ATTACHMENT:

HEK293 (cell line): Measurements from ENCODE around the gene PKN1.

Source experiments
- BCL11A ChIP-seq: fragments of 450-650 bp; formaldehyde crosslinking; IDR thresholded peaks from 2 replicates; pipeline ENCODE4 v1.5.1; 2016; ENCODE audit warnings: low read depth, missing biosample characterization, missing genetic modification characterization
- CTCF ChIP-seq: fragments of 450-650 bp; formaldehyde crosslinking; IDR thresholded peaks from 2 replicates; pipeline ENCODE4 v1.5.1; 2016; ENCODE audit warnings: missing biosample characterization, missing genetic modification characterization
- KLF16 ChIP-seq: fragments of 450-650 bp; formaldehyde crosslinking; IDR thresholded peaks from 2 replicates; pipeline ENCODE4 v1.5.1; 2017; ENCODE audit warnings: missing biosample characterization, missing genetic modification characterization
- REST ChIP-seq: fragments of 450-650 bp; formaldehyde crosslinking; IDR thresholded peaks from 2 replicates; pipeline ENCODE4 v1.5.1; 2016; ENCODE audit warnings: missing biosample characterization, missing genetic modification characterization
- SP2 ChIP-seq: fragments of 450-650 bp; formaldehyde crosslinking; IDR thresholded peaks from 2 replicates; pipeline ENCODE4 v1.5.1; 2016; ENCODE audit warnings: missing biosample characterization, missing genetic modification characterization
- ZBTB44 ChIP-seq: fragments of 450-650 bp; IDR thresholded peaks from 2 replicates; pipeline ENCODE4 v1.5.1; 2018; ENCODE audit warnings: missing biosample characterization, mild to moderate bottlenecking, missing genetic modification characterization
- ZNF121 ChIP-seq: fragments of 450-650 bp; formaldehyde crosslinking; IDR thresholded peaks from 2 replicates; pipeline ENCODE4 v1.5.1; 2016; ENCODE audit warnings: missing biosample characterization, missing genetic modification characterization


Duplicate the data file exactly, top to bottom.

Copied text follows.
HEK293 (cell line): Measurements from ENCODE around the gene PKN1.

Source experiments
- BCL11A ChIP-seq: fragments of 450-650 bp; formaldehyde crosslinking; IDR thresholded peaks from 2 replicates; pipeline ENCODE4 v1.5.1; 2016; ENCODE audit warnings: low read depth, missing biosample characterization, missing genetic modification characterization
- CTCF ChIP-seq: fragments of 450-650 bp; formaldehyde crosslinking; IDR thresholded peaks from 2 replicates; pipeline ENCODE4 v1.5.1; 2016; ENCODE audit warnings: missing biosample characterization, missing genetic modification characterization
- KLF16 ChIP-seq: fragments of 450-650 bp; formaldehyde crosslinking; IDR thresholded peaks from 2 replicates; pipeline ENCODE4 v1.5.1; 2017; ENCODE audit warnings: missing biosample characterization, missing genetic modification characterization
- REST ChIP-seq: fragments of 450-650 bp; formaldehyde crosslinking; IDR thresholded peaks from 2 replicates; pipeline ENCODE4 v1.5.1; 2016; ENCODE audit warnings: missing biosample characterization, missing genetic modification characterization
- SP2 ChIP-seq: fragments of 450-650 bp; formaldehyde crosslinking; IDR thresholded peaks from 2 replicates; pipeline ENCODE4 v1.5.1; 2016; ENCODE audit warnings: missing biosample characterization, missing genetic modification characterization
- ZBTB44 ChIP-seq: fragments of 450-650 bp; IDR thresholded peaks from 2 replicates; pipeline ENCODE4 v1.5.1; 2018; ENCODE audit warnings: missing biosample characterization, mild to moderate bottlenecking, missing genetic modification characterization
- ZNF121 ChIP-seq: fragments of 450-650 bp; formaldehyde crosslinking; IDR thresholded peaks from 2 replicates; pipeline ENCODE4 v1.5.1; 2016; ENCODE audit warnings: missing biosample characterization, missing genetic modification characterization